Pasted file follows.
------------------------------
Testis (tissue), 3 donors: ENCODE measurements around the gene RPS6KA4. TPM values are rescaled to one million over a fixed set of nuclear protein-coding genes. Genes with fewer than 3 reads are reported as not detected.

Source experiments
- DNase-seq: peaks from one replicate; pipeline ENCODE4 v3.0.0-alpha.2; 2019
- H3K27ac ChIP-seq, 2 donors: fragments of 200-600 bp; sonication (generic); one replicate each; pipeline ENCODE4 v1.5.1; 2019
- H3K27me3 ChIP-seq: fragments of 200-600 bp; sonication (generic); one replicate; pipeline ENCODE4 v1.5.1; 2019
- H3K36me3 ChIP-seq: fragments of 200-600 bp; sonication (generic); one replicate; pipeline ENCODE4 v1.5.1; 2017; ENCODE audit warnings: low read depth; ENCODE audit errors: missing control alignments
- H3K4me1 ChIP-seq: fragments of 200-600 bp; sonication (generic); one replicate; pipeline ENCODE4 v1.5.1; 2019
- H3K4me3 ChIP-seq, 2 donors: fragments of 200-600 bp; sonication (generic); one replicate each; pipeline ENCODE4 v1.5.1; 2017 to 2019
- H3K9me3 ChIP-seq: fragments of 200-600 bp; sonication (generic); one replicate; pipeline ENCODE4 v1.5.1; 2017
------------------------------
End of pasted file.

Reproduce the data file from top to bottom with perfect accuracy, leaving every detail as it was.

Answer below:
Testis (tissue), 3 donors: ENCODE measurements around the gene RPS6KA4. TPM values are rescaled to one million over a fixed set of nuclear protein-coding genes. Genes with fewer than 3 reads are reported as not detected.

Source experiments
- DNase-seq: peaks from one replicate; pipeline ENCODE4 v3.0.0-alpha.2; 2019
- H3K27ac ChIP-seq, 2 donors: fragments of 200-600 bp; sonication (generic); one replicate each; pipeline ENCODE4 v1.5.1; 2019
- H3K27me3 ChIP-seq: fragments of 200-600 bp; sonication (generic); one replicate; pipeline ENCODE4 v1.5.1; 2019
- H3K36me3 ChIP-seq: fragments of 200-600 bp; sonication (generic); one replicate; pipeline ENCODE4 v1.5.1; 2017; ENCODE audit warnings: low read depth; ENCODE audit errors: missing control alignments
- H3K4me1 ChIP-seq: fragments of 200-600 bp; sonication (generic); one replicate; pipeline ENCODE4 v1.5.1; 2019
- H3K4me3 ChIP-seq, 2 donors: fragments of 200-600 bp; sonication (generic); one replicate each; pipeline ENCODE4 v1.5.1; 2017 to 2019
- H3K9me3 ChIP-seq: fragments of 200-600 bp; sonication (generic); one replicate; pipeline ENCODE4 v1.5.1; 2017